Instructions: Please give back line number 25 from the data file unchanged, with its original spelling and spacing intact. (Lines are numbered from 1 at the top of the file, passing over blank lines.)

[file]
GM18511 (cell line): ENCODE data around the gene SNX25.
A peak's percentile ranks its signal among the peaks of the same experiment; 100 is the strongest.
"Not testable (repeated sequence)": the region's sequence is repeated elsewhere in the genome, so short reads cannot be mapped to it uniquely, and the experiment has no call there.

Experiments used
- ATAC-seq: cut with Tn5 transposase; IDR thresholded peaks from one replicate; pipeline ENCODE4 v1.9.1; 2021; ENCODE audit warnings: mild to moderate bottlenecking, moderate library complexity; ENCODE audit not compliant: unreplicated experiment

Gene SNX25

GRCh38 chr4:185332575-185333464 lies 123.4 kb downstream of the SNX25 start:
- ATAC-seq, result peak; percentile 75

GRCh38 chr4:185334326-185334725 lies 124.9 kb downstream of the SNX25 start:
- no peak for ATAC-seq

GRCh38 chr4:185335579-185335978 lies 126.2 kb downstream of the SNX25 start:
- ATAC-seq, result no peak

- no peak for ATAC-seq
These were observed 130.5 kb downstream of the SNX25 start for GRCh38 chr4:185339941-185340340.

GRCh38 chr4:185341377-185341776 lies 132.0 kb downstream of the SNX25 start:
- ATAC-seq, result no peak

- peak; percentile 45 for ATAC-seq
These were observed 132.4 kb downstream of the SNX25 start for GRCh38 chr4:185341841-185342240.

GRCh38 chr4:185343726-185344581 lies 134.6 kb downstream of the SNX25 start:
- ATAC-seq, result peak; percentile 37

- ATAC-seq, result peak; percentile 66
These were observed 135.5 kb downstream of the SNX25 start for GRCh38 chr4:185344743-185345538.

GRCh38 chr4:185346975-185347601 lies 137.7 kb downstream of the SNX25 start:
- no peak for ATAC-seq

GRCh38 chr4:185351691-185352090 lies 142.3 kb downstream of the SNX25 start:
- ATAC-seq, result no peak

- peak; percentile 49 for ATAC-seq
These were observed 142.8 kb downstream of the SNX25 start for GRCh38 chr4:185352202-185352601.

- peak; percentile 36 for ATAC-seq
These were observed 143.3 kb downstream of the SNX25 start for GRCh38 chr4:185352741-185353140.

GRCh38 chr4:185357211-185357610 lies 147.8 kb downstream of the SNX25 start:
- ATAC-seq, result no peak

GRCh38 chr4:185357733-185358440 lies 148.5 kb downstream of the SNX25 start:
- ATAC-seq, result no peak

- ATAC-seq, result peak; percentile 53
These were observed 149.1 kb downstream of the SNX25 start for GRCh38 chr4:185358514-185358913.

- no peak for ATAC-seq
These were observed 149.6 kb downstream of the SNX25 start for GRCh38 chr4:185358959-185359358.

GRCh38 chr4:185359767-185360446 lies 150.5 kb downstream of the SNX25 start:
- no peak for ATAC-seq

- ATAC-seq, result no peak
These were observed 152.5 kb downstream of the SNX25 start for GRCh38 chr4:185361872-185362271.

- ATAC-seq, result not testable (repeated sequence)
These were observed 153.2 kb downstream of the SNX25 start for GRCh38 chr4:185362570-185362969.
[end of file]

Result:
GRCh38 chr4:185351691-185352090 lies 142.3 kb downstream of the SNX25 start: